From 2017 and found via Tom Stuart’s weeknotes, some brilliant and beautiful writing advice from George Saunders, author of Lincoln in the Bardo.
“How, then, to proceed? My method is: I imagine a meter mounted in my forehead, with ‘P’ on this side (‘Positive’) and ‘N’ on this side (‘Negative’). I try to read what I’ve written uninflectedly, the way a first-time reader might (‘without hope and without despair’). Where’s the needle? Accept the result without whining. Then edit, so as to move the needle into the ‘P’ zone. Enact a repetitive, obsessive, iterative application of preference: watch the needle, adjust the prose, watch the needle, adjust the prose (rinse, lather, repeat), through (sometimes) hundreds of drafts. Like a cruise ship slowly turning, the story will start to alter course via those thousands of incremental adjustments.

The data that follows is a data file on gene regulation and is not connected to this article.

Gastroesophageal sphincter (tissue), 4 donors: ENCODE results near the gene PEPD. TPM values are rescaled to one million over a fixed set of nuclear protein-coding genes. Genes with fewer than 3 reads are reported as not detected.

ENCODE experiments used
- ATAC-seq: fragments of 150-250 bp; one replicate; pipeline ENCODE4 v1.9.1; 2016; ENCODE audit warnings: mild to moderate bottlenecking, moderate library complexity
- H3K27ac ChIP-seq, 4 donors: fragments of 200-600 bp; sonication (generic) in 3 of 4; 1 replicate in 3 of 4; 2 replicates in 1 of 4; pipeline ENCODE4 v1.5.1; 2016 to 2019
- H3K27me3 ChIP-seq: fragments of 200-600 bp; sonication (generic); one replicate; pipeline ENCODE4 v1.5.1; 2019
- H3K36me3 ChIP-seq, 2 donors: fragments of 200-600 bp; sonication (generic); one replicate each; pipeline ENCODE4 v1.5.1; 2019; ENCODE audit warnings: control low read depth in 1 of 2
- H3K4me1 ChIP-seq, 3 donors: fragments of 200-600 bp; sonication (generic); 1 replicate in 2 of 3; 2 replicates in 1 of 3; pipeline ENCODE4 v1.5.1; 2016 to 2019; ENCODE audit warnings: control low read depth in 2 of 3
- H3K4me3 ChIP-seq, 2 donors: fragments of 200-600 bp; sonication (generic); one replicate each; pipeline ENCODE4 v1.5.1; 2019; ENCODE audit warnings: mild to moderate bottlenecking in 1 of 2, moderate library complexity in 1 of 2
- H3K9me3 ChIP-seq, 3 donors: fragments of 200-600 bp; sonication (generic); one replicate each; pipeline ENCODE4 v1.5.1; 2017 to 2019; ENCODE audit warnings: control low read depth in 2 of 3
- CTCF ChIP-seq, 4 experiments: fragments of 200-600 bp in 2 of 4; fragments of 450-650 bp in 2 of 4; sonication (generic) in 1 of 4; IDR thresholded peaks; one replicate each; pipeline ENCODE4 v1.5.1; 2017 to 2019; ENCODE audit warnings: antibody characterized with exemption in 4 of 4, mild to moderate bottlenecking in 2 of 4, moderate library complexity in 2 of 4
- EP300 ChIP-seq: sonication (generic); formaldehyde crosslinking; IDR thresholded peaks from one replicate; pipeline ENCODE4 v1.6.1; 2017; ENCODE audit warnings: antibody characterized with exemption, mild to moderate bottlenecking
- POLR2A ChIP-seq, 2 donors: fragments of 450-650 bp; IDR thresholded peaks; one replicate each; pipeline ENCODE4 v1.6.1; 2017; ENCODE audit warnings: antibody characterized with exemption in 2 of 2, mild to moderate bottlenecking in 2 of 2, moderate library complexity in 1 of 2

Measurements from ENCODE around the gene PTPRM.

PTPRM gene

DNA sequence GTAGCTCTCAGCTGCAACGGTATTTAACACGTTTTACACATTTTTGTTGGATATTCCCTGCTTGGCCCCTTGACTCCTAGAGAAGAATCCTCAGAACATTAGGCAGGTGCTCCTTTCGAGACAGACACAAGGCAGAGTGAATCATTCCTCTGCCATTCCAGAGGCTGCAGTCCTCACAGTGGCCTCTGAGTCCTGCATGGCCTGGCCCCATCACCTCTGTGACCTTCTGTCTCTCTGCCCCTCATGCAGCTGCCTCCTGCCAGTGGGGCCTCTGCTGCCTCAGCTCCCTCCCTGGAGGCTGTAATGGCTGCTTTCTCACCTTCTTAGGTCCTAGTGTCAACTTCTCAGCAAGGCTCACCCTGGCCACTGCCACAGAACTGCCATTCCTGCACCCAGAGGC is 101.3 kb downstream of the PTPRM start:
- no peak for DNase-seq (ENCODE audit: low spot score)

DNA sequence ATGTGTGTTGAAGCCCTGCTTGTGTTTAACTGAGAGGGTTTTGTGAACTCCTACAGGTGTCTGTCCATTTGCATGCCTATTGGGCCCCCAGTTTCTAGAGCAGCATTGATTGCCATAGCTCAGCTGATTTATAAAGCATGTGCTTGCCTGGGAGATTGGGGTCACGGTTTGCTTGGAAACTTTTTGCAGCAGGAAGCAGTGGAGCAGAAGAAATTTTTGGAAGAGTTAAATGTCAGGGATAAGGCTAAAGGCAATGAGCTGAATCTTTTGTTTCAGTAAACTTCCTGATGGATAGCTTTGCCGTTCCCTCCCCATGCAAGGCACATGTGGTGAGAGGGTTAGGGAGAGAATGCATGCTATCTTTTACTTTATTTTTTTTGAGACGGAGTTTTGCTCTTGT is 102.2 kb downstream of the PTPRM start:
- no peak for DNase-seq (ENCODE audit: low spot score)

“The artist, in this model, is like the optometrist, always asking: Is it better like this? Or like this?
“The interesting thing, in my experience, is that the result of this laborious and slightly obsessive process is a story that is better than I am in ‘real life’ – funnier, kinder, less full of crap, more empathetic, with a clearer sense of virtue, both wiser and more entertaining.
“And what a pleasure that is; to be, on the page, less of a dope than usual.”